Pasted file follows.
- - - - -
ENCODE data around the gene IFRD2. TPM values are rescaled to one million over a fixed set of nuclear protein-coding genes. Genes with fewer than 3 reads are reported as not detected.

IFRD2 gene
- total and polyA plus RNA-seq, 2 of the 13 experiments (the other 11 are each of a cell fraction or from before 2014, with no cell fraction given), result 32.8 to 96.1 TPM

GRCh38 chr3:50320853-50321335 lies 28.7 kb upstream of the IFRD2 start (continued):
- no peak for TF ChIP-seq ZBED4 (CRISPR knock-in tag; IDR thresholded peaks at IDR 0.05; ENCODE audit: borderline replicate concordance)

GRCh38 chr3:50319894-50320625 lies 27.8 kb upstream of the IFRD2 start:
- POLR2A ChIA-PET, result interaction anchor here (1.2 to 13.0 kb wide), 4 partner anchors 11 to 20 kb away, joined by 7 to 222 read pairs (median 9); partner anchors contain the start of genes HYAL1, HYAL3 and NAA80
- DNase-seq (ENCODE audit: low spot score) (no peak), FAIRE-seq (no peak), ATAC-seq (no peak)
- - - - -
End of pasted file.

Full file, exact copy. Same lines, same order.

ENCODE data around the gene IFRD2. TPM values are rescaled to one million over a fixed set of nuclear protein-coding genes. Genes with fewer than 3 reads are reported as not detected.

IFRD2 gene
- total and polyA plus RNA-seq, 2 of the 13 experiments (the other 11 are each of a cell fraction or from before 2014, with no cell fraction given), result 32.8 to 96.1 TPM

GRCh38 chr3:50320853-50321335 lies 28.7 kb upstream of the IFRD2 start (continued):
- no peak for TF ChIP-seq ZBED4 (CRISPR knock-in tag; IDR thresholded peaks at IDR 0.05; ENCODE audit: borderline replicate concordance)

GRCh38 chr3:50319894-50320625 lies 27.8 kb upstream of the IFRD2 start:
- POLR2A ChIA-PET, result interaction anchor here (1.2 to 13.0 kb wide), 4 partner anchors 11 to 20 kb away, joined by 7 to 222 read pairs (median 9); partner anchors contain the start of genes HYAL1, HYAL3 and NAA80
- DNase-seq (ENCODE audit: low spot score) (no peak), FAIRE-seq (no peak), ATAC-seq (no peak)